Diabetes poses a risk for poor blood circulation, especially in the feet. Finding the right pair of shoes can contribute to reducing the risk of foot injuries related to diabetes, but it is important to make sure you would benefit from diabetes-friendly footwear. Healthline says people who have blood sugar under control and who have not experienced numbness or tingling in their feet don’t necessarily need medical shoes. Remember to talk to your doctor before you make any therapeutic footwear purchases.

For more information on how to keep your feet happy and healthy, watch our webinar with podiatrist Dr. Allen Kempf

Shopping for kicks to make your feet happy:

  • Consult your family doctor or podiatrist for the best footwear and sizing recommendations. Sales associates at the mall aren’t trained to help people with medical needs.
  • Shop for shoes in the late afternoon – this is the time of day the feet are the most swollen, so it ensures you’ll get shoes that are roomy enough.
  • Watch out for extra buckles or straps that can rub your feet the wrong way and cause cuts, blisters, or swelling.
  • Bring a friend or family member with you to help you if the shoe-shopping wears you out or if you just want some advice on picking out your new kicks!😎

Shoes and Stethoscope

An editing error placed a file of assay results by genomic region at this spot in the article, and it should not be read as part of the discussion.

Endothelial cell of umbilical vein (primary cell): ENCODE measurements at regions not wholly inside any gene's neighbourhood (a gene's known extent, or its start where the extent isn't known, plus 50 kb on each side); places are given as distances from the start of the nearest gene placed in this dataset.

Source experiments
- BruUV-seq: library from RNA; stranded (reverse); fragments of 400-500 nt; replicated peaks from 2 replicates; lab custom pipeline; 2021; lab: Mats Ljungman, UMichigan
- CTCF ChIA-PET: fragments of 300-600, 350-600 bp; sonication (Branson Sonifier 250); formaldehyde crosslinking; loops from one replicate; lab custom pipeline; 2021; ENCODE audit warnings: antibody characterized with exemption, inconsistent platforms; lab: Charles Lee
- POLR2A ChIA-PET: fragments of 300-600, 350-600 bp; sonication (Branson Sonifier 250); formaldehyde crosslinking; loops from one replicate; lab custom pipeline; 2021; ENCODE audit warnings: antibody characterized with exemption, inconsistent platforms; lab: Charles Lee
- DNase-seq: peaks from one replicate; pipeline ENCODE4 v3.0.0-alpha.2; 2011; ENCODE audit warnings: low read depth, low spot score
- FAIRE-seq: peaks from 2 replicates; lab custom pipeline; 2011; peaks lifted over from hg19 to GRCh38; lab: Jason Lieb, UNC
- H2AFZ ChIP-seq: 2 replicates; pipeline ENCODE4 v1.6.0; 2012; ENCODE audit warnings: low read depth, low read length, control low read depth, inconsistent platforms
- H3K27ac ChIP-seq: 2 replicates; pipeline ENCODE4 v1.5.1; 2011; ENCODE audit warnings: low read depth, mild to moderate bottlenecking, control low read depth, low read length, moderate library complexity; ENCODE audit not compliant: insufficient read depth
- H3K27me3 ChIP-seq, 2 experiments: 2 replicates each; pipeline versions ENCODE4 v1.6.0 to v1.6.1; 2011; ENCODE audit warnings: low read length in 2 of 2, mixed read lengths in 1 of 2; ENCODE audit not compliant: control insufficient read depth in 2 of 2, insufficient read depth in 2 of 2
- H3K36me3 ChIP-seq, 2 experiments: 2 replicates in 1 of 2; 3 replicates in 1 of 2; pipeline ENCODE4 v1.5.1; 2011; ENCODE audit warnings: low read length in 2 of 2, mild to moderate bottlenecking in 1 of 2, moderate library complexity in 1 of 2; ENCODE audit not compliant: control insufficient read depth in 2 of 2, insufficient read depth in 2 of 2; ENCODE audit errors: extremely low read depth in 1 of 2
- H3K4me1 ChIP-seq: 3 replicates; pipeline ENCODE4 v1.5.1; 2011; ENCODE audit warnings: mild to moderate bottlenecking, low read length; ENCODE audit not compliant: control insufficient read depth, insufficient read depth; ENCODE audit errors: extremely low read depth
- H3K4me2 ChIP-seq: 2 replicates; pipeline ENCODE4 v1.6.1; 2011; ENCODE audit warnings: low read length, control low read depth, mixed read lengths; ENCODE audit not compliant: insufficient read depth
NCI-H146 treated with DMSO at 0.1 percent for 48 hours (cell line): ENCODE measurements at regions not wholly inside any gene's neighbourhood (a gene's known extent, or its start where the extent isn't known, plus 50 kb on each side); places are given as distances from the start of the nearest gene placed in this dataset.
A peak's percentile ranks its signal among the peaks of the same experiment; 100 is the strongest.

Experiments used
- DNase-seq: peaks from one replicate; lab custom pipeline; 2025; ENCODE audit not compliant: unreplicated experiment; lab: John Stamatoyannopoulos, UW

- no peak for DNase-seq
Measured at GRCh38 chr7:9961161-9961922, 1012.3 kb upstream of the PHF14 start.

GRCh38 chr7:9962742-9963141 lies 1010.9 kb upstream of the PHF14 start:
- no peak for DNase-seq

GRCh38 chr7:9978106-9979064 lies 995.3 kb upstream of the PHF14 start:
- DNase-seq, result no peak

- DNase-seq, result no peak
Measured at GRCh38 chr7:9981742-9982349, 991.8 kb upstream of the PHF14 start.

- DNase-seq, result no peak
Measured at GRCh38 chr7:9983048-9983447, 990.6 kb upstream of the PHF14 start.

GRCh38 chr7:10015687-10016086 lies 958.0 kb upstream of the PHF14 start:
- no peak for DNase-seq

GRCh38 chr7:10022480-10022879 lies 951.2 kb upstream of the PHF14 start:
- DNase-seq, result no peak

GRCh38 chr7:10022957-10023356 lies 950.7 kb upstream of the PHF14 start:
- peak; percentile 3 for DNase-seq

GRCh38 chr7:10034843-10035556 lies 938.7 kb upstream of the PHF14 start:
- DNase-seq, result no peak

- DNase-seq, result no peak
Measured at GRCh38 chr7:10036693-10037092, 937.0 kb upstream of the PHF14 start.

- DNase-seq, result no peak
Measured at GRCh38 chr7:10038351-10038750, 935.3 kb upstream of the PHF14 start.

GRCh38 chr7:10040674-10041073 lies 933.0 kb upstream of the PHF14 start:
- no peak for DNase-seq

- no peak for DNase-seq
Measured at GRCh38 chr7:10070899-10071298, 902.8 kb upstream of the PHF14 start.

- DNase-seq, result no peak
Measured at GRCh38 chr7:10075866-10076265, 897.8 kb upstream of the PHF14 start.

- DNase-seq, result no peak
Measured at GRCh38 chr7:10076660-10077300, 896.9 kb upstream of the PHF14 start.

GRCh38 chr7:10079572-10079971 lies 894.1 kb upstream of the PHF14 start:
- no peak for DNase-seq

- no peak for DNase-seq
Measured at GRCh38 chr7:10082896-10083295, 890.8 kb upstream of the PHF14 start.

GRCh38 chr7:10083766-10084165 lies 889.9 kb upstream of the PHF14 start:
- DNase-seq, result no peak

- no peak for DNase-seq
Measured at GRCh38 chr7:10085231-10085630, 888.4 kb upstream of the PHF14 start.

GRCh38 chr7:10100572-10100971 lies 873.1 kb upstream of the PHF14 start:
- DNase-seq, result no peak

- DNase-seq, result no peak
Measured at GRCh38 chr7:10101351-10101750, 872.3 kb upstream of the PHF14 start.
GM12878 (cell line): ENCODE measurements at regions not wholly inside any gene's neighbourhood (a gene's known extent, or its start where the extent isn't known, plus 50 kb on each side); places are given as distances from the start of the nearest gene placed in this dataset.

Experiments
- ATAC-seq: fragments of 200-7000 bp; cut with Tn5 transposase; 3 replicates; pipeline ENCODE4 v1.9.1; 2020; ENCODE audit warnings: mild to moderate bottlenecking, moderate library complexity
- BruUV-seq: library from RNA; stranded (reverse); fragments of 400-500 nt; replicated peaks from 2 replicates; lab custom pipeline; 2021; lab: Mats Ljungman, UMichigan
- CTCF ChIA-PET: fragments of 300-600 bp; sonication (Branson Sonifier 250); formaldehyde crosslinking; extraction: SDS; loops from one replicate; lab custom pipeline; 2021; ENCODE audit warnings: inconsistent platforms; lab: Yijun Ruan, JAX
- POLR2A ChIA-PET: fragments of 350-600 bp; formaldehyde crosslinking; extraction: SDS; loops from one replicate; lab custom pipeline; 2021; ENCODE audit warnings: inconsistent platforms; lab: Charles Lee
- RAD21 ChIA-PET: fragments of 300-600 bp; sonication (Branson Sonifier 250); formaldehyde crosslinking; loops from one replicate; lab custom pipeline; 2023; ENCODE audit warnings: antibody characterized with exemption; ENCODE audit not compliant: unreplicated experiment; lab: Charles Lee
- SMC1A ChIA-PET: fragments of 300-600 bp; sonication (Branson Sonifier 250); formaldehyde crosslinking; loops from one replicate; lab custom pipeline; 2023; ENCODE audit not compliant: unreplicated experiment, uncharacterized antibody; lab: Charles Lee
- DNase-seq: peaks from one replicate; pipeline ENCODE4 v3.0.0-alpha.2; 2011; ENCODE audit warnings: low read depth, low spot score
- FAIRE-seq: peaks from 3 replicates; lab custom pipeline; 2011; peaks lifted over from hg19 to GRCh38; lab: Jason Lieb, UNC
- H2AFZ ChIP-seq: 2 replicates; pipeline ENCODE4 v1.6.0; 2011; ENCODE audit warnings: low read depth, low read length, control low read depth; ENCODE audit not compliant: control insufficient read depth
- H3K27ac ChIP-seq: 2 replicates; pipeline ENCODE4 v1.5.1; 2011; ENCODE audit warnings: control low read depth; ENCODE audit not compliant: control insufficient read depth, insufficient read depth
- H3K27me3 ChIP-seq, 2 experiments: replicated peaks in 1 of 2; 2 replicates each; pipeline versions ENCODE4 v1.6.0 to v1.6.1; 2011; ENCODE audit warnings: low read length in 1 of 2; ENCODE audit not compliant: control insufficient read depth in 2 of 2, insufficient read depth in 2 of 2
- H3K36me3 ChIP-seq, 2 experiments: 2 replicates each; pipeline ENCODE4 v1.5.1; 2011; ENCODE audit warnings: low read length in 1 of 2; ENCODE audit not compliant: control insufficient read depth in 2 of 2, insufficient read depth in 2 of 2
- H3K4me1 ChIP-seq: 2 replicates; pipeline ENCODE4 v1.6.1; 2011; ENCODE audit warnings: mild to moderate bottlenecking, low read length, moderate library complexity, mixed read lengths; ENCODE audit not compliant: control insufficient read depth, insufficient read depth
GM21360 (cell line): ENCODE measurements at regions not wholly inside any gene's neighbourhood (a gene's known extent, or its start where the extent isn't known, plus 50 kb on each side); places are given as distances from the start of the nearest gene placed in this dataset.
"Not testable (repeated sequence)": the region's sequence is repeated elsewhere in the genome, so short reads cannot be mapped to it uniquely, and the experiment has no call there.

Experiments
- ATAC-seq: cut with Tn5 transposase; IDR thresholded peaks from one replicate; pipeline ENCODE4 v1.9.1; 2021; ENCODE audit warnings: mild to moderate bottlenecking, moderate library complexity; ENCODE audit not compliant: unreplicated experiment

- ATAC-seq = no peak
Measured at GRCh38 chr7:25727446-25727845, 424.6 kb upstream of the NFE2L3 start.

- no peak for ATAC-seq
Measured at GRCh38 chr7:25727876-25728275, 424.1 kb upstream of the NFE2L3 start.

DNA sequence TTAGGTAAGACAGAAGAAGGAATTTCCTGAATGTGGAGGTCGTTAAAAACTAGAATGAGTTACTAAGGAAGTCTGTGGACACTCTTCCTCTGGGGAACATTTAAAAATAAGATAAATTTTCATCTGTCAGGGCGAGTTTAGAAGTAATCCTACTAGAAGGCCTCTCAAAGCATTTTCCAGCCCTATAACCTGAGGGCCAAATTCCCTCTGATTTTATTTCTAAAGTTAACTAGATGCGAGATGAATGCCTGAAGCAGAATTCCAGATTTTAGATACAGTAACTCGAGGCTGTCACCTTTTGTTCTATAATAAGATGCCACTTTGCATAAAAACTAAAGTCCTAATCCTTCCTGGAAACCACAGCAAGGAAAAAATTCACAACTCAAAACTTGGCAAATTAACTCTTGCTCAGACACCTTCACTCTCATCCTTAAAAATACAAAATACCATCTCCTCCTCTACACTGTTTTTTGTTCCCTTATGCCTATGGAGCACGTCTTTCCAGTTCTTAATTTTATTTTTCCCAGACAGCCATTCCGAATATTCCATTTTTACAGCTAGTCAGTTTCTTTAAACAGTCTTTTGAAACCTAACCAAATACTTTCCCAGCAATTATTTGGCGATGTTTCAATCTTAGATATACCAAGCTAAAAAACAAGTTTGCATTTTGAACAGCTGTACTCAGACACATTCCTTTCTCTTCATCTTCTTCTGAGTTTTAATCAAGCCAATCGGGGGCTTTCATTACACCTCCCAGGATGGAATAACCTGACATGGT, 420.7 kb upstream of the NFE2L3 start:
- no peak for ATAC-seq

The perfect pair of shoes include:


According to WebMD, diabetes-friendly shoes should have a thick, hard sole to protect your feet from any sharp objects. The shoe should also cover your entire foot to keep it safe from debris. Finally, look for shoes that have adjustable closures, such as laces or Velcro. This will help you adjust how the shoe fits when the swelling increases and decreases. One of the most important parts of buying a good pair of shoes is making sure they give you plenty of room around your toes to promote circulation. The footbed should also feel roomy, allowing your feet to breathe when they swell. This helps avoid infections also.

Finally, keep in mind that shoes don’t last forever. To keep your feet healthy, it’s important to replace your shoes when they wear down or break.

WebMD recommends replacing old shoes when:

  • The heel begins to collapse to one side
  • The middle part of the shoe starts to wear down
  • The inner lining of the shoe is torn

All this shopping and research may take a little extra work but investing in solid footwear can help save your feet from extra pain and problems later.

Summary Shoes can make a world of difference in decreasing the risk of infections, foot injuries, and worsening neuropathy. Footwear plays an important role in diabetes care and the health of your feet. Ask your healthcare provider if therapeutic shoes are right for you.

Disclaimer: Any information provided is not intended as medical advice. Iowa Diabetes is not responsible for any information from third parties.